Love, Lucas by Chantele Sedgwick

When, her older brother loses his battle to cancer, her parents can’t stop arguing, love, lucasand she can’t feel anything but emptiness, Oakley thinks there is no hope for her. Then, she and her mom move temporarily to California and Oakley is forced into a confusing new world where she must deal with loss, love, and forgiveness. Will the letters her brother Lucas wrote to her be enough to get her through?


What I Thought of Love, Lucas by Chantele Sedgwick

I thought the premise of this book was very good, but the actual content was pretty disappointing. To start, I was intrigued from page one because it’s rare to read a book where the only death has already happened. I thought it would be interesting to read a book completely devoted to grief and loss, but boy was I wrong. It turns out, Oakley’s struggle to cope with the death of Lucas basically became an afterthought to her romance with Carson. Even though there were letters from Lucas every chapter, she would just read them, spend two seconds thinking about them, then go find Carson. Their relationship was actually not horrible, but I didn’t want or expect it to be the most important topic in this book.

In addition to this, the writing style in general was kind of awful. The sentences were short, boring, and repetitive. When the author tried to get deep in Oakley’s sadder moments, the best she could come up with was “The world sucks.” and “It sucks. A lot.” By trying too hard to write from a younger perspective, the author actually just made Oakley sound like a shallow idiot with a worryingly poor vocabulary. Also, the author threw around words like “depressing” and “depression” like one would use the words “the” or “I”,  but never actually went into specifics like the blurb suggested. In my opinion, it’s kind of irresponsible to mention a mental illness several times but not elaborate on it at all.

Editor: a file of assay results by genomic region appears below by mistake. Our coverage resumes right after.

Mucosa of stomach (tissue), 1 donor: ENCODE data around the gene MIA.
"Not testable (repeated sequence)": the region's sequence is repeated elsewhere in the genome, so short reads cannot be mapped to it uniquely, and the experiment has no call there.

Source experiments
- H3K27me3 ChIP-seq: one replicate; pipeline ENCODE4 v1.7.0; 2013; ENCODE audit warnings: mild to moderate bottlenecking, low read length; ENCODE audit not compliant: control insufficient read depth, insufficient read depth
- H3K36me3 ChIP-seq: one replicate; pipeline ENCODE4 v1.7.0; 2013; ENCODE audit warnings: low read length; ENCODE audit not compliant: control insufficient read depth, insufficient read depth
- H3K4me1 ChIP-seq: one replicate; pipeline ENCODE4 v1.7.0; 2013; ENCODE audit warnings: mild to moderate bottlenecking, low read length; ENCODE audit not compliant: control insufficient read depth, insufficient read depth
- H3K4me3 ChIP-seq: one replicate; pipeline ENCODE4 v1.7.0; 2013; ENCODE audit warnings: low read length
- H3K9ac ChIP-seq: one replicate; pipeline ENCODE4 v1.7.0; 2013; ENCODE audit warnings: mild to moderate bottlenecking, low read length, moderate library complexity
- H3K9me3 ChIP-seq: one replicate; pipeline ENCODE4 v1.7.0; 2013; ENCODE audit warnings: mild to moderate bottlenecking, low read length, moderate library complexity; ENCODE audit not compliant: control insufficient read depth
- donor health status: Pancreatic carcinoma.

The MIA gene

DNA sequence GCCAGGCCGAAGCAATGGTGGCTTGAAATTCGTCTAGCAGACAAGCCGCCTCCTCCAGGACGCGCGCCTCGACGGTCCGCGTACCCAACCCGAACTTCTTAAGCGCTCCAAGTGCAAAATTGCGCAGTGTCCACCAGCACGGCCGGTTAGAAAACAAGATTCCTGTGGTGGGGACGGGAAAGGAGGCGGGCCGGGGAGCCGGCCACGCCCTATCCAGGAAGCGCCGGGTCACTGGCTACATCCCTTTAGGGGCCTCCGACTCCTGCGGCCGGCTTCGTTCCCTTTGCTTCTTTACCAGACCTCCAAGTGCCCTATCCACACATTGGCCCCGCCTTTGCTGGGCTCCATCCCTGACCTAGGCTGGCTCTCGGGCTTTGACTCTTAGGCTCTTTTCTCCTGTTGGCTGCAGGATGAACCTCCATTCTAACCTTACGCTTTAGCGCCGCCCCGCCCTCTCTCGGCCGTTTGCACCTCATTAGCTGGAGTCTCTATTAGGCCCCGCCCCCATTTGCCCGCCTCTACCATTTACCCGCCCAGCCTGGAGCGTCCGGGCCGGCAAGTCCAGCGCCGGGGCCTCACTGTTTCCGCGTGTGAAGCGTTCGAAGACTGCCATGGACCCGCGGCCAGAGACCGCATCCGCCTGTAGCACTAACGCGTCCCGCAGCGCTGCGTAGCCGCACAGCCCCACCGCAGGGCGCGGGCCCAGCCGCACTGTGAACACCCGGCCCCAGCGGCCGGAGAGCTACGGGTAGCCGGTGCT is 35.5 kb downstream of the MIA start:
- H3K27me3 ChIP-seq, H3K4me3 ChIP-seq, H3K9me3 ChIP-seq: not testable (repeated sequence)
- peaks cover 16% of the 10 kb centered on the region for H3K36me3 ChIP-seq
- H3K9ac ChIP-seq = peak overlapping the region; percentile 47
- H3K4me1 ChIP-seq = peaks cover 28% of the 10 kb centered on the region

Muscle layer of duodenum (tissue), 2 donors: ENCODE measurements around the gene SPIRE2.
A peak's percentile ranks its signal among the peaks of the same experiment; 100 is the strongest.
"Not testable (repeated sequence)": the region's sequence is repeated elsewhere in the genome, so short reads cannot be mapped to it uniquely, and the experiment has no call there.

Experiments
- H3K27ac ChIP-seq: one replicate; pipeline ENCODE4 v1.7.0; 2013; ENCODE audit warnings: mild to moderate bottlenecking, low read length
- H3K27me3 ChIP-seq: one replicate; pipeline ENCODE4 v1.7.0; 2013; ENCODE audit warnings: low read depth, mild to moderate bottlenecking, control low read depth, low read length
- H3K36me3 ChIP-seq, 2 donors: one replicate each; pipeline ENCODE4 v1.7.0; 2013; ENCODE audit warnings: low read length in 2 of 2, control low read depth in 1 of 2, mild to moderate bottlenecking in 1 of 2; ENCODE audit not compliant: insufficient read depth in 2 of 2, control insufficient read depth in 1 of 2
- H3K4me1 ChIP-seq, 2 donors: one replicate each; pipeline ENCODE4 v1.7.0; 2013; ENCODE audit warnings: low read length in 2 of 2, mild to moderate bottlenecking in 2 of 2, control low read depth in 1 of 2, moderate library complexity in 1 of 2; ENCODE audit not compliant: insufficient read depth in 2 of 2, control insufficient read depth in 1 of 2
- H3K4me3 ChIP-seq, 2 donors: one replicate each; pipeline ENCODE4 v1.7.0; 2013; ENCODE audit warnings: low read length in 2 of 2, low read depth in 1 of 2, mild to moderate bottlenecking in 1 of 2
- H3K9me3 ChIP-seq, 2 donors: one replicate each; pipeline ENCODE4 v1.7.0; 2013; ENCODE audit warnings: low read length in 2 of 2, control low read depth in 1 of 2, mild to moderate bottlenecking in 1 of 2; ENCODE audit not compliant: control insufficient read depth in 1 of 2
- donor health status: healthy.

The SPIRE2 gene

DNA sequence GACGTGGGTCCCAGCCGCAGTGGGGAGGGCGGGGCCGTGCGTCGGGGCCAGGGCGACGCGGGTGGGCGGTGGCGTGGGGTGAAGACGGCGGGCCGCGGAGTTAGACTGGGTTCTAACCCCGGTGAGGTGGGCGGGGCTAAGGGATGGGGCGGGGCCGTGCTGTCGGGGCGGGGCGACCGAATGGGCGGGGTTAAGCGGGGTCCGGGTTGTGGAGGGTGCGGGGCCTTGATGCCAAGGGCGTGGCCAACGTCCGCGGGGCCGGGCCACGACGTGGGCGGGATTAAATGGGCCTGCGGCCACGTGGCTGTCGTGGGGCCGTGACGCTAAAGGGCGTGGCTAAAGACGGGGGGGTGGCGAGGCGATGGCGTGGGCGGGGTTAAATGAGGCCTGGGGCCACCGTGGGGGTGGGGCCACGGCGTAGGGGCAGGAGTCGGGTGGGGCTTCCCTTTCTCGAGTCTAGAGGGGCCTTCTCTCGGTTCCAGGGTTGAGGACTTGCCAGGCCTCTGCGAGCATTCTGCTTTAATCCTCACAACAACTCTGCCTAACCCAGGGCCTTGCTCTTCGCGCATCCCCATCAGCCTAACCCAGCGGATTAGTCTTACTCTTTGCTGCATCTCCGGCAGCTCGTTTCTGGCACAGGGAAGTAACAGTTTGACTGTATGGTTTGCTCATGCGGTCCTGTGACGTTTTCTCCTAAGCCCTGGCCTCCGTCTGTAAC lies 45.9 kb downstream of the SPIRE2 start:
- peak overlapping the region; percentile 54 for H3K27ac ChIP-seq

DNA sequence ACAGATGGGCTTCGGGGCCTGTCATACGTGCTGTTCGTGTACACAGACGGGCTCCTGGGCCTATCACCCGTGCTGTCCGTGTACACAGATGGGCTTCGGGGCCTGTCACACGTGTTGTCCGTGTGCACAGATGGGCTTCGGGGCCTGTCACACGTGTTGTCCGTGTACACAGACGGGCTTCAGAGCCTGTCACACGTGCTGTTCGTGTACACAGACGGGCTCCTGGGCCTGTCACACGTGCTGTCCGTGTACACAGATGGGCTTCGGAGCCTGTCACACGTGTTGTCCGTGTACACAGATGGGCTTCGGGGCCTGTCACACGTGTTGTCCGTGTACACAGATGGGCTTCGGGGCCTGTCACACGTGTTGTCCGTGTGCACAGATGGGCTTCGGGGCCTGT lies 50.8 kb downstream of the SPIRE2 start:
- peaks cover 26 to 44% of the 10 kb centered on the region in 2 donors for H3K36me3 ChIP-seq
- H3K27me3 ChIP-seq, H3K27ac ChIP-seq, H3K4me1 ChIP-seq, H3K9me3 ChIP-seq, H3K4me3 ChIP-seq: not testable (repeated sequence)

Finally, the letters also fell short in my opinion. At first, they were sort of sweet, but later they got too convenient. There is obviously no way dead Lucas could have known that Oakley would read his letter about not running away from problems while she was on a plane, running away from her problems. Like just about everything else in this book, they also got pretty repetitive and predictable after a while.

Overall, Love, Lucas had a mediocre plot, frustratingly dumb characters, and a disappointing writing style. However, the romance part was surprisingly well done, so I can see how some people could like it. Despite its flaws, Love, Lucas is a short and sweet read with good intentions that earns a 3 stars rating from me.

The most memorable part of this book is when Oakley finally opens up to her mother. For the first time, she actually spoke about her feelings without making no sense, which had been a ridiculously annoying problem for her throughout the whole book, which is why this moment stood out to me.

Overall Rating: 3 Stars

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